BOULDER, Colo. –
When Boulder police arrested Diego Olmos Alcalde a year ago, an officer failed to advise him of his rights before asking him questions related to an 11-year-old homicide in which he was a person of interest, a prosecutor conceded Friday.
“That is what you call a Miranda violation,” prosecutor Ryan Brackley said Friday during the fifth day of motions hearings in Alcalde’s homicide case. But, Brackley said, the suspect was not coerced to say anything against his will.
“We’re asking the court to find that the conversation was not coerced and was voluntary,” Brackley said, adding that the prosecution wants to be able to use “anything” Alcalde said during the car ride to the Boulder County Jail as evidence in his June trial.
Alcalde was arrested in January 2008 on suspicion of killing University of Colorado student Susannah Chase after his DNA, entered into a federal database because of an unrelated kidnapping conviction, matched evidence from the Boulder crime scene.
Chase, 23, was brutally beaten with a baseball bat Dec. 21, 1997, and left to die in a downtown Boulder alley.
Based on the Miranda rights violations and other alleged infractions, defense attorneys argued Friday to suppress statements Alcalde made in the squad car and in the interrogation room.
Defense attorney Mary Claire Mulligan said that after Alcalde was arrested at a park in Aurora, a Boulder police officer tried to woo him into sharing incriminating details about his past.
Mulligan said the officer lied to Alcalde and “made up a story about working with immigration.” The officer also told Alcalde that she “didn’t know why he was being arrested by Boulder and asked if he knew why Boulder was picking him up,” Mulligan said.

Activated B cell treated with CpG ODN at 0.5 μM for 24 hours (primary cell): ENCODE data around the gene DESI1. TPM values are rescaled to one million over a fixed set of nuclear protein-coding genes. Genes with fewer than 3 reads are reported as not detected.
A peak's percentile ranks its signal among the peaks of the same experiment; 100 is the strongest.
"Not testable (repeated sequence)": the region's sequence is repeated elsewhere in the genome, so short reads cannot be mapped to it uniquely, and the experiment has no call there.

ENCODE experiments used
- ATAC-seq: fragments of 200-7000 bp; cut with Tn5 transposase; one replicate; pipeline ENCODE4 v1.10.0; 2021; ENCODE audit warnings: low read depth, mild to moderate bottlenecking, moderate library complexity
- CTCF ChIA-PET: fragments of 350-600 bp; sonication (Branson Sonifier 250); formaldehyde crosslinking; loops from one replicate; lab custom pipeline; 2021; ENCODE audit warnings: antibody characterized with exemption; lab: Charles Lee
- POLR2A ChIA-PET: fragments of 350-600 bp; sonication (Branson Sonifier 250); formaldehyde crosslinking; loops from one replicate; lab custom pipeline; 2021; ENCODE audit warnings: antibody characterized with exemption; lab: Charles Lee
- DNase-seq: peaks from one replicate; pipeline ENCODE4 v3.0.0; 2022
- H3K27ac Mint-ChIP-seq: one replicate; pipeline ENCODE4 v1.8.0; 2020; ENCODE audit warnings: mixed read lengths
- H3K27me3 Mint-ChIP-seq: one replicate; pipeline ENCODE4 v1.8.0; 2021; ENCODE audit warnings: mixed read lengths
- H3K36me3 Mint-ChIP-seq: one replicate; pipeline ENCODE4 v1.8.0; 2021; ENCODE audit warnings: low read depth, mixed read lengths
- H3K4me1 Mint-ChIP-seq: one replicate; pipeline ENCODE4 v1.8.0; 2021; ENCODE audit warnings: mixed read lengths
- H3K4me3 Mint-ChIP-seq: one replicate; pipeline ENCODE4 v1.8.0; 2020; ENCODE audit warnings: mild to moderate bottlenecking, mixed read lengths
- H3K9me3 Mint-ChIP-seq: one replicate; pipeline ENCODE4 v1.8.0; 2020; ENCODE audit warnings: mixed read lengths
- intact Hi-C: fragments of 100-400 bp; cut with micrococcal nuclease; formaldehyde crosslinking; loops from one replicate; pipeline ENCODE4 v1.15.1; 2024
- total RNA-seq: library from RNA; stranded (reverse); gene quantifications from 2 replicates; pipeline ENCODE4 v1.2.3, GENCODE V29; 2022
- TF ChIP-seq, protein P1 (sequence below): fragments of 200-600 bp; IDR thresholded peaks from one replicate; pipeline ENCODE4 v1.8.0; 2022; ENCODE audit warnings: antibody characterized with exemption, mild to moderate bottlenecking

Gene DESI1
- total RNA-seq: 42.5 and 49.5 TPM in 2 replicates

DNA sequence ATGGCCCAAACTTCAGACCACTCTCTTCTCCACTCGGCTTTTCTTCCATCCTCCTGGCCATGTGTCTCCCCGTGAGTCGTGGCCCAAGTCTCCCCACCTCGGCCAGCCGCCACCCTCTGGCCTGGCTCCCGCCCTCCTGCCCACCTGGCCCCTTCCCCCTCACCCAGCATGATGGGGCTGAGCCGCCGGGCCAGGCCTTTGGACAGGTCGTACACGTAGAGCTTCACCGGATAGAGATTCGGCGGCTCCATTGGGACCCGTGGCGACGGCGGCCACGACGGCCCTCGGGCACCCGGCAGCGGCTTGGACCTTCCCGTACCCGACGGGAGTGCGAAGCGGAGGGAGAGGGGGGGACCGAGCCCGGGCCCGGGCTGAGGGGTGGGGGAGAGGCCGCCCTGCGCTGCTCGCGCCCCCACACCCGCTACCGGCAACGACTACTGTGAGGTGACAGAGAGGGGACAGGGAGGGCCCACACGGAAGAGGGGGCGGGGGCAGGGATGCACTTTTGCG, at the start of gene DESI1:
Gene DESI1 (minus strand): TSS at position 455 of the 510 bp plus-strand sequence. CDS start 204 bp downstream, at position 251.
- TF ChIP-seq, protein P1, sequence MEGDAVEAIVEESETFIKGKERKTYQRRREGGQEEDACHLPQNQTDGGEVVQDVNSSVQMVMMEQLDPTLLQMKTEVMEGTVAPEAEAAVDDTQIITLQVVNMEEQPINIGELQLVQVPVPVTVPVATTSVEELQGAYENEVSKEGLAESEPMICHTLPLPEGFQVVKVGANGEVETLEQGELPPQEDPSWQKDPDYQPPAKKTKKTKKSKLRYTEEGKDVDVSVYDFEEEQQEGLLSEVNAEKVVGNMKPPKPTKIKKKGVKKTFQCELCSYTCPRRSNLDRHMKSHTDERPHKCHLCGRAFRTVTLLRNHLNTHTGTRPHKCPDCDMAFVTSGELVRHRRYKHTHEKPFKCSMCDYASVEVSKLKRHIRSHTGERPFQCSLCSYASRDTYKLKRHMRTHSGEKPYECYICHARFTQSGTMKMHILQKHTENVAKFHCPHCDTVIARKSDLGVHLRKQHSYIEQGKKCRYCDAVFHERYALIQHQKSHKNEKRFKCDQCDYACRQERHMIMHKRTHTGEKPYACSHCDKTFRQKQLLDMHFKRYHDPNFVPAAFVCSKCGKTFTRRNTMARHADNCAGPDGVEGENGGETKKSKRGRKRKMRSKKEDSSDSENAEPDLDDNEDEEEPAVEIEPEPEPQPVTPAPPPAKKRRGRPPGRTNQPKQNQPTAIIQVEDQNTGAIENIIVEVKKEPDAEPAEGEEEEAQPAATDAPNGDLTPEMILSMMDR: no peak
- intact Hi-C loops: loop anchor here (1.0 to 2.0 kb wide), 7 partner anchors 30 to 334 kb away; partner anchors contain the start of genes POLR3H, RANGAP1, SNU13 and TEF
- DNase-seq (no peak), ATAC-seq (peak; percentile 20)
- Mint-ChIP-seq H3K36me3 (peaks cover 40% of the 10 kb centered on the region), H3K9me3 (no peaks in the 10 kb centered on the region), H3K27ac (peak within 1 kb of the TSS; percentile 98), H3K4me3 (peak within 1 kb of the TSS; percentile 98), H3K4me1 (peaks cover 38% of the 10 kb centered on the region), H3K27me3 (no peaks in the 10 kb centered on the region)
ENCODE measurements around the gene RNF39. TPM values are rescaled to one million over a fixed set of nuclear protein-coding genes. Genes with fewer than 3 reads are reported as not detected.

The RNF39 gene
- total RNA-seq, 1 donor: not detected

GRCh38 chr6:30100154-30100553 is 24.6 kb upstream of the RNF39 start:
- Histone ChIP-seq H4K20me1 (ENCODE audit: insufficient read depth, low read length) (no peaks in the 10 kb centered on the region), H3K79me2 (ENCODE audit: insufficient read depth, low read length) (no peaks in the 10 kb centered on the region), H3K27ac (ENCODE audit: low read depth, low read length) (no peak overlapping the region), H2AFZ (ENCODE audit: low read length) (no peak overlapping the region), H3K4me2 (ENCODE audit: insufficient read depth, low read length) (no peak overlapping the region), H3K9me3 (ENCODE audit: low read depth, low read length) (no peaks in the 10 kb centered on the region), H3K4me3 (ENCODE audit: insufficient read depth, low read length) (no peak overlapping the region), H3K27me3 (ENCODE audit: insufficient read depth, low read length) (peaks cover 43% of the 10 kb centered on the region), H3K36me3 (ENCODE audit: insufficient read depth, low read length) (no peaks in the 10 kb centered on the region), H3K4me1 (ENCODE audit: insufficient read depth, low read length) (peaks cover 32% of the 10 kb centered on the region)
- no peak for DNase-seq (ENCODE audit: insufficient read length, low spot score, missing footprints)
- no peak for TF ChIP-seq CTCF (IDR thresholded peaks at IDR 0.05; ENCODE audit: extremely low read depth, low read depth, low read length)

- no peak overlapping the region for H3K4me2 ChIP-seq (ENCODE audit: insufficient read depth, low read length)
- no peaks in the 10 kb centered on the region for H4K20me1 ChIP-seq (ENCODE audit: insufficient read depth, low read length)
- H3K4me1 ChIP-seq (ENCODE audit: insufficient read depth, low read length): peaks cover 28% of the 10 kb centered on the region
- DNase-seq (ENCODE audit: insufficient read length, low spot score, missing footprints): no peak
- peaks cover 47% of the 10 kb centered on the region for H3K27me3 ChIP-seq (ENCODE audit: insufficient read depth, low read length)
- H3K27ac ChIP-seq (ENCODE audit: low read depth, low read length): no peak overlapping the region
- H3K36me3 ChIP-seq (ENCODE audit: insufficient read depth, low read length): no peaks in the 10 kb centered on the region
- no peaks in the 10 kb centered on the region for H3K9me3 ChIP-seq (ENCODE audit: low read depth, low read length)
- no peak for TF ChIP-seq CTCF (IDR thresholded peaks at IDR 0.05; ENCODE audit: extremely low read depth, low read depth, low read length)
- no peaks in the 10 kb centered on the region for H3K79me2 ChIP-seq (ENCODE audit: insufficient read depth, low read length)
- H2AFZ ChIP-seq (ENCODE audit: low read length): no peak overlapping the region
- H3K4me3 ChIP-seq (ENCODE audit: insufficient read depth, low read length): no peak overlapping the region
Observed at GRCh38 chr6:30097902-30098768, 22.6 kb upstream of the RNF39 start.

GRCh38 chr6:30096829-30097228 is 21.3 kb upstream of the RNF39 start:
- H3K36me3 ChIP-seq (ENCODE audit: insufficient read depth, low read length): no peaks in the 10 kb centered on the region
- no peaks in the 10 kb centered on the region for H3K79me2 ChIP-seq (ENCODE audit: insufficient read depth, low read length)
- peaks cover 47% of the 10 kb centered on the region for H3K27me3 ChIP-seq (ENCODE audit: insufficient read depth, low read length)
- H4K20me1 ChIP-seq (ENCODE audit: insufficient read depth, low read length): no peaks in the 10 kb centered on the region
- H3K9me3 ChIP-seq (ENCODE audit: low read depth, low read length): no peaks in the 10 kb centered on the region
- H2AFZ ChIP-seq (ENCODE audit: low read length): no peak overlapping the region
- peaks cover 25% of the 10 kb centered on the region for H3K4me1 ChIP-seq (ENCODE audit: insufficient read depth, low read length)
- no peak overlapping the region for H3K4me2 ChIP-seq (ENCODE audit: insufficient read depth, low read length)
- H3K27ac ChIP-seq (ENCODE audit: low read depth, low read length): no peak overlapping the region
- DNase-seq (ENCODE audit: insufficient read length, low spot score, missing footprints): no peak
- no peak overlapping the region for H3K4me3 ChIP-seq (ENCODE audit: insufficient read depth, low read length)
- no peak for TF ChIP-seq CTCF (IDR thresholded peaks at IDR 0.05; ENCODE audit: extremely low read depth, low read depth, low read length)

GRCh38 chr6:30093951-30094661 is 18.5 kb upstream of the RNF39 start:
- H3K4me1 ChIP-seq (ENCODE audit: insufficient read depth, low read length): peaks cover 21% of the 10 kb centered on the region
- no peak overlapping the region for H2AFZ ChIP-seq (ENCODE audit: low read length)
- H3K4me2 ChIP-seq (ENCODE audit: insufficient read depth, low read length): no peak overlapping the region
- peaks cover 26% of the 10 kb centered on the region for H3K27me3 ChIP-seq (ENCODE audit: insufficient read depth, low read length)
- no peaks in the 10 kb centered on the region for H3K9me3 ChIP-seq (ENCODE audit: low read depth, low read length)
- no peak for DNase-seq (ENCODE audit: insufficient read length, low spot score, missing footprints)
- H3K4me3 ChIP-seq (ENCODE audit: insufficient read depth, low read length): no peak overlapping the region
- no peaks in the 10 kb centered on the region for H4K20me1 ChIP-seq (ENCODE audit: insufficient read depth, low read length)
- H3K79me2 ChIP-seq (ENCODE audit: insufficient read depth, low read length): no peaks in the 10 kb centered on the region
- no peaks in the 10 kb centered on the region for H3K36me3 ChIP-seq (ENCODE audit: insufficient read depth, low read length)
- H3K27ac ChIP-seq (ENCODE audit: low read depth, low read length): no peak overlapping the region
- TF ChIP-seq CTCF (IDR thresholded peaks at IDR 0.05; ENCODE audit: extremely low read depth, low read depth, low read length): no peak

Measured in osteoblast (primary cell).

Then, Mulligan said, the officer started asking about Alcalde’s criminal history.
“She was asking things like, ‘What were you doing back then to get you into trouble?’ and ‘Who were you hanging out with to get you into trouble?'” Mulligan said.
Once Alcalde arrived in Boulder, Mulligan said, the officer “threatened” him to tell the truth while other officers posed questions to “intimidate” Alcalde, like “You playing baseball?”
Mulligan said her client didn’t appear to understand that comment, answering: “No, soccer.”
Alcalde was advised of his Miranda rights before a detective directly interrogated him about the Chase homicide, but Mulligan said her client, on three different occasions, said he didn’t want to talk anymore.
Prosecutors agreed but said that every time Alcalde made those statements, he continued to talk anyway.
Boulder County District Judge James C. Klein didn’t rule this week on any of more than 30 motions in the case. The hearings will resume March 30.